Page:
Date: 7th July 2015
Sarah James’s precise and astonishing poetry invites us to sample the flavour of memories and experiences for ourselves, the tang of sea-salt tempering the irresistible physicality of these adventurous poems.
Here, the natural and emotional worlds merge in kaleidoscopic colours and nature runs riot. Humans are organisms in a changing and vanishing habitat; the family an ecosystem complicated by love, loss and letting go. The poems swirl, a shoal of brilliant, electric moments. The water may be deep and clear, but the undertow is strong and dark, and sharp enough to cut to the bone.
Praise for Sarah James's plenty-fish:
‘Sarah James’s poems bring the natural world to the page in all its sticky, colourful, goose-pimpled and prickly reality, tingling with precisely observed images. With a photographer’s eye, and all her senses finely attuned, she writes with great honesty of the intimate joys and sadnesses of family life, the body’s frailties, and of the losses and gains that come with love and vulnerability. She identifies sacred moments in the everyday and ephemeral; at the flushing away of fairground goldfish, ‘My son demands a prayer.’ These poems are both grounded in a luscious physicality, and boldly metaphysical, touching on the numinous.’ – Catherine Smith
‘Sarah James’s plenty-fish is an exciting collection with much to surprise and delight. Sarah James has a keen eye for the startling image and memorable metaphor, together with an obvious delight in language and a real sense of how poems feel in the mouth. Each poem is allowed to find its own form, its own space on the page and every line is given its own weight. Reading it from start to finish, I am left with a feeling of the whole collection celebrating ‘the slipperiness of life’ while never forgetting about ‘death’s strong stench’ (from ‘Past Sacrificial’).’ – Angela France
‘I found the poems in this collection fresh, startling, and at times pleasingly unsettling and disturbing. They aren’t poems to comfort but to question and probe. In other words, they’re poems doing the proper job of waking you up, making you feel more alert to the world, to its brightness, its cruelty, its beauty. Sarah James has a sure and assured voice, the true poet’s eye for detail which she evokes with an unswerving clarity through well-crafted and precise imagery.’ – David Calcutt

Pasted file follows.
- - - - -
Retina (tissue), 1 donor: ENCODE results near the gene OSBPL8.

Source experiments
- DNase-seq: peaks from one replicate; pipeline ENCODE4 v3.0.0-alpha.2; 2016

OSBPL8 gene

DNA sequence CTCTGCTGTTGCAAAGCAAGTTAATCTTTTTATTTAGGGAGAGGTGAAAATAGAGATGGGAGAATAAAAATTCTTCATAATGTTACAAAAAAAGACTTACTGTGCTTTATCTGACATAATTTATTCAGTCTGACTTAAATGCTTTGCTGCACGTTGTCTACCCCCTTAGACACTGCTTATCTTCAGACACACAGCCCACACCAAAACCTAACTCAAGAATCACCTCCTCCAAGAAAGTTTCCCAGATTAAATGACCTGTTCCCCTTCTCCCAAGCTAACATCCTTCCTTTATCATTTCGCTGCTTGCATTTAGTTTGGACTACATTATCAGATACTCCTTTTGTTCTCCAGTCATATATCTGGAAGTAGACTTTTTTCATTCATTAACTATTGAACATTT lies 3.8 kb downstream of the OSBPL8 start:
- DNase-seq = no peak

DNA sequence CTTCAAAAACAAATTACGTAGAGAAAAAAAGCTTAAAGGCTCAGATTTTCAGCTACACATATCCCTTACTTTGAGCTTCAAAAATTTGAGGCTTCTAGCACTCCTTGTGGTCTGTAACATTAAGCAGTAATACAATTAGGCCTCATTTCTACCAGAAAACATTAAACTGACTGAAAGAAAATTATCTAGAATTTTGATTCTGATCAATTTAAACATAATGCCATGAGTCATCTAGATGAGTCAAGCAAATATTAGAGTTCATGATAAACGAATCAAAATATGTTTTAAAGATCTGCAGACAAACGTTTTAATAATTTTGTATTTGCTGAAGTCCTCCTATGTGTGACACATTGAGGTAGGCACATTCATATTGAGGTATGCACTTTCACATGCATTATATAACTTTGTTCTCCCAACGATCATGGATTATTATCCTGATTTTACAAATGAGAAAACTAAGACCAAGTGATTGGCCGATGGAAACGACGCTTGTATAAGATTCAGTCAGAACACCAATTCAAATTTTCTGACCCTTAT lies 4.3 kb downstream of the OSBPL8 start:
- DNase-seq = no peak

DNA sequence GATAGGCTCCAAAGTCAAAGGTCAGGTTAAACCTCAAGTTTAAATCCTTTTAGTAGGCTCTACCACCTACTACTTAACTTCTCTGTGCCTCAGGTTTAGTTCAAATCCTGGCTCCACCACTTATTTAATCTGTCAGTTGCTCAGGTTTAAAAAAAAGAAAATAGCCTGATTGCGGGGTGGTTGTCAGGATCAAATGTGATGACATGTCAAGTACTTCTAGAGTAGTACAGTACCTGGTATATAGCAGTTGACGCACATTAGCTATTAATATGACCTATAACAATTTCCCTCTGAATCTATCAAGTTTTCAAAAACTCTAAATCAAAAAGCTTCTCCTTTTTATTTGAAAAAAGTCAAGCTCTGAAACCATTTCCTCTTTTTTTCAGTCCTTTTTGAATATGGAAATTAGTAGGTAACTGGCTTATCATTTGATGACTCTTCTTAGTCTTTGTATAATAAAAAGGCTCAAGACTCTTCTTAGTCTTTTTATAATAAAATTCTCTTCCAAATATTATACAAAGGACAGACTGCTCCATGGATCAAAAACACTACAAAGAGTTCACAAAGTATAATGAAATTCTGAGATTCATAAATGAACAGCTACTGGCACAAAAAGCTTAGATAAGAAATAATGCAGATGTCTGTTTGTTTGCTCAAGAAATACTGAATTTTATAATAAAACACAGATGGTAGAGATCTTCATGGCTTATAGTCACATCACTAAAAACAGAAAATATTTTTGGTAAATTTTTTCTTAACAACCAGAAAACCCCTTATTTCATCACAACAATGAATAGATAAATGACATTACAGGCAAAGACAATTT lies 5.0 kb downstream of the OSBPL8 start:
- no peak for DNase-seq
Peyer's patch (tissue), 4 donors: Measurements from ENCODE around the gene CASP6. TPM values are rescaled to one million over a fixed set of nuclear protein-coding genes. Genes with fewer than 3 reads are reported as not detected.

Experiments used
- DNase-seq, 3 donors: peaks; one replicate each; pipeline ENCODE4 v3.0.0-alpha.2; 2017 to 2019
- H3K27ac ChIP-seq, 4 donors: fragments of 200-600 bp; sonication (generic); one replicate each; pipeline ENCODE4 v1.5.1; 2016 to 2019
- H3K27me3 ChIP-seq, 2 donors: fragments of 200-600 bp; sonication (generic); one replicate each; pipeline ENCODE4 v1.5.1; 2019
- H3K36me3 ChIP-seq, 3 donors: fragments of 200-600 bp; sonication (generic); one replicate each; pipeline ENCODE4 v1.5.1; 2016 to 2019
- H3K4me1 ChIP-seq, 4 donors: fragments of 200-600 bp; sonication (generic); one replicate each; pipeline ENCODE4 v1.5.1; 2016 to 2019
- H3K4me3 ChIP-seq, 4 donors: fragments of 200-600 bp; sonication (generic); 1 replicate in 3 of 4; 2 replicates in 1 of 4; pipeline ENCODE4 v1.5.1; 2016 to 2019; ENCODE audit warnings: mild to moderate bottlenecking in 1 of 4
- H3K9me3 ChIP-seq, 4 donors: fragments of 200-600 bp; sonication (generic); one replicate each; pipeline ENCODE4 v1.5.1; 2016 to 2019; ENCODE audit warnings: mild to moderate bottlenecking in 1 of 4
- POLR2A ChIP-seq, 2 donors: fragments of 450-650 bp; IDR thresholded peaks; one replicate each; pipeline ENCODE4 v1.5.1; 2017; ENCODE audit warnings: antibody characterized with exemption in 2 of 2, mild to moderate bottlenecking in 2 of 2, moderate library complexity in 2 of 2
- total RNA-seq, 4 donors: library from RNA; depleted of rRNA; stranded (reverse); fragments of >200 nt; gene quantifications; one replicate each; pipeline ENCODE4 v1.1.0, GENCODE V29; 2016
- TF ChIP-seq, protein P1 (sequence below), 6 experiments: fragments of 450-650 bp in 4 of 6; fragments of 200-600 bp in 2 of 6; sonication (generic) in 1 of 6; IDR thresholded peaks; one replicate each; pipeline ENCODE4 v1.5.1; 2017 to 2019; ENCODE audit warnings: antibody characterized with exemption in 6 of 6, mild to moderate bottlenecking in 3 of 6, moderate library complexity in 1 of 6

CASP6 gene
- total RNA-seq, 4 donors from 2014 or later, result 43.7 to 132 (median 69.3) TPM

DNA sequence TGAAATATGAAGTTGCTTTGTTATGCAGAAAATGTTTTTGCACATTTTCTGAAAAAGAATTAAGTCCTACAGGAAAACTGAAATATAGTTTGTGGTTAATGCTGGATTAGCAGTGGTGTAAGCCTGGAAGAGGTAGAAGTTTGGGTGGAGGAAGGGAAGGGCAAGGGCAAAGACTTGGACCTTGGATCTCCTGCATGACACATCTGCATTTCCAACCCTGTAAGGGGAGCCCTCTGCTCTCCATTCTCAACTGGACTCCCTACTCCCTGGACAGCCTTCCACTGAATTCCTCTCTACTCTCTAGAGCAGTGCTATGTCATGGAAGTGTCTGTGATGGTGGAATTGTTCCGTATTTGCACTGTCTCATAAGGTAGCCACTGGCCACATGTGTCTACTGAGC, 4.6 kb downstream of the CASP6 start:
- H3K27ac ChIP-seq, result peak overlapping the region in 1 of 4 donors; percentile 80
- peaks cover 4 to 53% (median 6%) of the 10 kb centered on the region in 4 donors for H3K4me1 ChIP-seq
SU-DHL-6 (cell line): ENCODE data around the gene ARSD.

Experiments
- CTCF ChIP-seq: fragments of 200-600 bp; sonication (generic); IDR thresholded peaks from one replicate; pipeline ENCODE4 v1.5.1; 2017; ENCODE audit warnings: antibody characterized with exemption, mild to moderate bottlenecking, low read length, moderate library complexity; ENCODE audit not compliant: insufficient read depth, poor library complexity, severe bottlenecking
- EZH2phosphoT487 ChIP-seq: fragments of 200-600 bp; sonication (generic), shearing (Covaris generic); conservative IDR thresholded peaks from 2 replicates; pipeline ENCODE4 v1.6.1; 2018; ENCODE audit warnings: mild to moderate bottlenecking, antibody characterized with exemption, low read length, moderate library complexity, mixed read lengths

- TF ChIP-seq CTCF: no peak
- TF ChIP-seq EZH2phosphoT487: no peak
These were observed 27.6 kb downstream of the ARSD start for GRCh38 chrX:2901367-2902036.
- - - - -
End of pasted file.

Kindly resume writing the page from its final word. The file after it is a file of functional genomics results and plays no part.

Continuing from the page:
Sarah James is an award-winning poet, short fiction writer, editor, reviewer and journalist. Her latest book is plenty-fish (Nine Arches Press), her fourth poetry collection. A multi-media narrative in poems, The Magnetic Diaries, based on Gustave Flaubert’s Madame Bovary in a modern English setting was published by Knives, Forks and Spoons Press earlier in 2015. Her debut collection, Into the Yell (Circaidy Gregory Press), won third prize in the International Rubery Book Awards and other recent competition wins include the Wordpool Festival Poetry Competition 2014 (with her poem animated for the Blackpool Illuminations) and the Poetry on Loan ‘home-made, home-grown’ Poetry Competition 2014. She also enjoys collaboration with other poets, artists and photographers, and is editor at V. Press.
Abegail Morley’s new poetry collection The Skin Diary follows a Forward Prize shortlisted debut, How to Pour Madness into a Teacup. These poems confront loss in its many forms with unwavering and astonishing clarity, yet there's an incandescent thread running through every line that makes each alive with fierce and steely energy.